Bayern Munich chalked up a seventh straight Bundesliga win, but there was cause for concern in their victory against Stuttgart. Where has the ruthless Bayern Munich gone, and will it return?
After plucking home draws from the jaws of victory against Freiburg, Augsburg and Düsseldorf, Bayern should have been well and truly warned after Thiago’s fifth minute opener against Stuttgart. However, the Red Machine has lost that ruthless ability to clinically dispose of weaker sides like in the halcyon days of the Pep Guardiola era. Ten-minute spells of sheer dominance and a comfortable lead are no longer what they used to be. As a result, visits to the Bavarian capital do not fill even relegation-haunted opponents like Stuttgart with the same trepidation.
Sure enough Stuttgart sniffed their chance, with Bayern failing again to heed their lessons from their Autumn of discontent. As Bayern visibly released their collective foots off the throttle, Anastasios Donis equalized with a wonder strike to suddenly turn the tide. The visitors were revitalised and could have even taken the lead but for captain Manuel Neuer's point-blank range save from the lively Donis.
Cue whistles from hundreds of Bayern faithful at the halftime break, such was the incomprehension and dismay at their beloved Bayern unnecessarily letting another lead slip.
Niko Kovac bemoaned his side's first-half display, saying afterwards: "We didn't play for 35 minutes after scoring. We were too slow. If we want to be champions, we have to play for 90 minutes not just for 60, like we also did against Hoffenheim."
Goretzka finally settles nerves
Unlike the slip-ups against the three aforementioned clubs, Bayern had plenty of time to turn it around on home soil and inspired by second half substitute Serge Gnabry, they won the game with plenty to spare. Gnabry made an immediate impact after coming on at the interval for the ineffective Javi Martinez, who continues to look increasingly uneasy against teams concentrating on the counter attack.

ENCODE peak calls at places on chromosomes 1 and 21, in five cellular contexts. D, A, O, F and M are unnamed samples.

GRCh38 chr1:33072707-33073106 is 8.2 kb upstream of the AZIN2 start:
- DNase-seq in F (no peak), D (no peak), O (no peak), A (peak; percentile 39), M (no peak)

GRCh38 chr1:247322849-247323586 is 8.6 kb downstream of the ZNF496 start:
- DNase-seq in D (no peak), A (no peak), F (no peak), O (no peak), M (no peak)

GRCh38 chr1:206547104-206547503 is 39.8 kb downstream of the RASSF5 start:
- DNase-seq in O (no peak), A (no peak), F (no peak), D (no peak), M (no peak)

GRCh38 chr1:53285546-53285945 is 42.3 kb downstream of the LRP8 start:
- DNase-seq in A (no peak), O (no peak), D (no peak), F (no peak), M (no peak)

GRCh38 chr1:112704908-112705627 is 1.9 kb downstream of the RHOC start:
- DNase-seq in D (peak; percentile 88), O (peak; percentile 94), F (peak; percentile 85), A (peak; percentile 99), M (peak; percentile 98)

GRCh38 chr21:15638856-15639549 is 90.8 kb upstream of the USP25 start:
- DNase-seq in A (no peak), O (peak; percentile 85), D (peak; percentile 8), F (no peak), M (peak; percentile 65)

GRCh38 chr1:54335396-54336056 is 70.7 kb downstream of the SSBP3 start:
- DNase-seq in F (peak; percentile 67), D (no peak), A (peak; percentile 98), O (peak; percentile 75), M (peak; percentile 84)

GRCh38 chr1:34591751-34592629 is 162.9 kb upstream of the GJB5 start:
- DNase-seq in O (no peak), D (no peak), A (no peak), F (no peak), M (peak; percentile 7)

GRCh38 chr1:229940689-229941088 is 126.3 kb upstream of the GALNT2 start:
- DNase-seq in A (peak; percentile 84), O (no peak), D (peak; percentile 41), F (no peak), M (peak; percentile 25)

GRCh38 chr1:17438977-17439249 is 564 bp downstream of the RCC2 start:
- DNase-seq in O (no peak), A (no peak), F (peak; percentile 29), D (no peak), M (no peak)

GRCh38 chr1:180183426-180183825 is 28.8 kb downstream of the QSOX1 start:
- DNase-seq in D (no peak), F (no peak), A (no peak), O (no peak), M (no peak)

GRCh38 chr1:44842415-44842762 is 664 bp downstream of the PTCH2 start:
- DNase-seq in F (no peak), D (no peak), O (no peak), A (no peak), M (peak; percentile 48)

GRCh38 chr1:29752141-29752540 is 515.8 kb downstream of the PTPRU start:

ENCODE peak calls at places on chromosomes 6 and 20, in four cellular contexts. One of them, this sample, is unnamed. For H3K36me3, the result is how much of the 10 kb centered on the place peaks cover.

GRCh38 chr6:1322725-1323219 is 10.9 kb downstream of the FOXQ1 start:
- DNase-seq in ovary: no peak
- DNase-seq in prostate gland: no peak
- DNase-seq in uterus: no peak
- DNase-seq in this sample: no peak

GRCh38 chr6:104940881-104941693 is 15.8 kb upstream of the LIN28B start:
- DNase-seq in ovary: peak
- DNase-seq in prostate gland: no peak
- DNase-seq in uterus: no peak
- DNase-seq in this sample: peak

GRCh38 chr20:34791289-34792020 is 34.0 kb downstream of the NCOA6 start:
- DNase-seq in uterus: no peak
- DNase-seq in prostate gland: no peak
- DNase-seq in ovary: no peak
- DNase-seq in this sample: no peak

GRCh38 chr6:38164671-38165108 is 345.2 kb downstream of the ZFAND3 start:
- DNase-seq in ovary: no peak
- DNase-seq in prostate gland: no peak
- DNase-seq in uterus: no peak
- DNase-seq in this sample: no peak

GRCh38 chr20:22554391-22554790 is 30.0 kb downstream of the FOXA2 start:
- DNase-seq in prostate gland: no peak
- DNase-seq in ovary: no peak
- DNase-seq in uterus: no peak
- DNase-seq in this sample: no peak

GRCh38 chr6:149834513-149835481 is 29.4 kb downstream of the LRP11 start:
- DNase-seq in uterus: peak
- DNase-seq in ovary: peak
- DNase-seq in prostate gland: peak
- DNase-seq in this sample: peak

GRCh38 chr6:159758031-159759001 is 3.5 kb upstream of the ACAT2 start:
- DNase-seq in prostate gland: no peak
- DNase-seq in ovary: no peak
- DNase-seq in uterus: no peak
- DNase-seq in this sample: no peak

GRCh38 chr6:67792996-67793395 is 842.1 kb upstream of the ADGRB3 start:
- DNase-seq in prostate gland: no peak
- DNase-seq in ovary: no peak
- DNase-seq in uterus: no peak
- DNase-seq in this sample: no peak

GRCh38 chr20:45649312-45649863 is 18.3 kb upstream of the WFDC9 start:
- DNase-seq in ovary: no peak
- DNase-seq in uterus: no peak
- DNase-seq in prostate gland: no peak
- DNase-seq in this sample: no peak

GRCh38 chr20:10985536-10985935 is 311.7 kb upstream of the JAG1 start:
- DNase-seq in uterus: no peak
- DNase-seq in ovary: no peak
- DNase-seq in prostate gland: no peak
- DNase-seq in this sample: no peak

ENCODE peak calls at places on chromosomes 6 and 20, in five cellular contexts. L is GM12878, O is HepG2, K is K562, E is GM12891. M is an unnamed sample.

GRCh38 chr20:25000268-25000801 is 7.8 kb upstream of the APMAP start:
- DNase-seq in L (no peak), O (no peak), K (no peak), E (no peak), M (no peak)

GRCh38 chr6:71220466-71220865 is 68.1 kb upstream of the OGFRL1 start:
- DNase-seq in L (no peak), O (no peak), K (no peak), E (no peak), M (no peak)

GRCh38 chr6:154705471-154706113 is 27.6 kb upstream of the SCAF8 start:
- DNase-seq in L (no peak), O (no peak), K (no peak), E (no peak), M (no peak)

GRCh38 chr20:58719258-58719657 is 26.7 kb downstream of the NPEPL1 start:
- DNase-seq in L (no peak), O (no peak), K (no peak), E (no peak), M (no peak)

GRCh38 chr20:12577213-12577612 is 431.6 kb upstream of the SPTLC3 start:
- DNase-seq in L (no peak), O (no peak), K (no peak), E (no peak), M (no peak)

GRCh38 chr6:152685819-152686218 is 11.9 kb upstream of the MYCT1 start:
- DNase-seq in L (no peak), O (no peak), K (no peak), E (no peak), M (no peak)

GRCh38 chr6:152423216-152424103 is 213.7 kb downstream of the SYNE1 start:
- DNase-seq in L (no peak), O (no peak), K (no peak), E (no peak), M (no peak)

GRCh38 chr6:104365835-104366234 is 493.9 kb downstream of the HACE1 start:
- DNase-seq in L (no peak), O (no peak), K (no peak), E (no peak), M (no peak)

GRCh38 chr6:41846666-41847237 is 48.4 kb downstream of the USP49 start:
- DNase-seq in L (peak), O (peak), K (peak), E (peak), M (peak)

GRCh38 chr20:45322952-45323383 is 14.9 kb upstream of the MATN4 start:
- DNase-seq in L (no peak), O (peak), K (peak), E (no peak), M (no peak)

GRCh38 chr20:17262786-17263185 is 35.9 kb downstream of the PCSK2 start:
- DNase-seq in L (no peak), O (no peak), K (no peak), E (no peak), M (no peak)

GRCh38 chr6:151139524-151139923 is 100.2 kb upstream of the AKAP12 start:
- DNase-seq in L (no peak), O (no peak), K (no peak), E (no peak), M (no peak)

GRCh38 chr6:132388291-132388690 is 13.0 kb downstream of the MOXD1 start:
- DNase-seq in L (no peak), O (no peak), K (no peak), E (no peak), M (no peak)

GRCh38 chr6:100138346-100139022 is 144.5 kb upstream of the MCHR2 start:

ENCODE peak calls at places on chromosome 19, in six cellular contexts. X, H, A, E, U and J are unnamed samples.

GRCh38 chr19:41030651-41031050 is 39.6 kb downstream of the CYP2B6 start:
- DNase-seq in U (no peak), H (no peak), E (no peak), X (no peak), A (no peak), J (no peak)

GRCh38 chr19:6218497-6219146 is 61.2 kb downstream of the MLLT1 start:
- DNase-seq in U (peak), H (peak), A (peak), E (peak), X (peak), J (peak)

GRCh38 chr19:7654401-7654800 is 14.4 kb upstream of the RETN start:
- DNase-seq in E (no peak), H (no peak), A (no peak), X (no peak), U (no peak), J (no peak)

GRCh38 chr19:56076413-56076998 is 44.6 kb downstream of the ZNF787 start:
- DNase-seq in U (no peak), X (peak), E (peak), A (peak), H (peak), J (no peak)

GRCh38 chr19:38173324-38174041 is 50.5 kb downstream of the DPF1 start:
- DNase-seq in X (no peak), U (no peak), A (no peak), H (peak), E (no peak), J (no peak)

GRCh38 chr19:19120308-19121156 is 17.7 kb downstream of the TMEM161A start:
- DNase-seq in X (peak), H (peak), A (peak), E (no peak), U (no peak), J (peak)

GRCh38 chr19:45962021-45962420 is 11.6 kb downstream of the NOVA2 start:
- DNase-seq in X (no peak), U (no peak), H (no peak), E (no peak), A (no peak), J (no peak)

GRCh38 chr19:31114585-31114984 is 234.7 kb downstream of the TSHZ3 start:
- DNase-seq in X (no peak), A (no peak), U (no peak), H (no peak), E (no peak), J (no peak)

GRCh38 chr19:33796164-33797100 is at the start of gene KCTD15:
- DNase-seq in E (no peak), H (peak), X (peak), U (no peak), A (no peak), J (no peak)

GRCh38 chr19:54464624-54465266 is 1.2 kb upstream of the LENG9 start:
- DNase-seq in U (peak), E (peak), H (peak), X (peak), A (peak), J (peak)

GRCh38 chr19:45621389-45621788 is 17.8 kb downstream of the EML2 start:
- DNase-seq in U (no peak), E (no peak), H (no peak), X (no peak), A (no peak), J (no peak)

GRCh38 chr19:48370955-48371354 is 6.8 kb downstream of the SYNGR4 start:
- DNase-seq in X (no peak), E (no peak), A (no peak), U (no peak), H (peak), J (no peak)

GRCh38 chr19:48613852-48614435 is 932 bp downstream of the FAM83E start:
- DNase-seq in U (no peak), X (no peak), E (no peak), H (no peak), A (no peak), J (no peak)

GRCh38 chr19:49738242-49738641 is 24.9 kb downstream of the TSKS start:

Better opponents than Stuttgart might expose Bayern's reluctance and inability to finish teams off. Alarmingly not even Gnabry's goal settled the nerves as Nicolas Gonzalez hit the post ten minutes later after a spot of pin ball in the Bayern box. Not even Robert Lewandowski, Bayern's usually reliable source of goals, could calm things - the Pole fired a penalty onto the post.
It took a header from Leon Goretzka to finally end the contest, although there was also time for Lewandowski to make up for his penalty miss and add a touch of gloss to the scoreline.
Despite clinching those (on paper) magnificent seven wins in succession, Bayern still trail a rejuvenated Dortmund side by six points, which might as well be seven considering BVB's seven-goal advantage over the reigning champions.
There's a lot of football to play before the pair face off again at the start of April, but until then Bayern will be hoping to lose their no lead is safe tag and replace it with something more formidable and familiar. If not, a few more surprises lay ahead, perhaps even next Saturday against an inconsistent Leverkusen.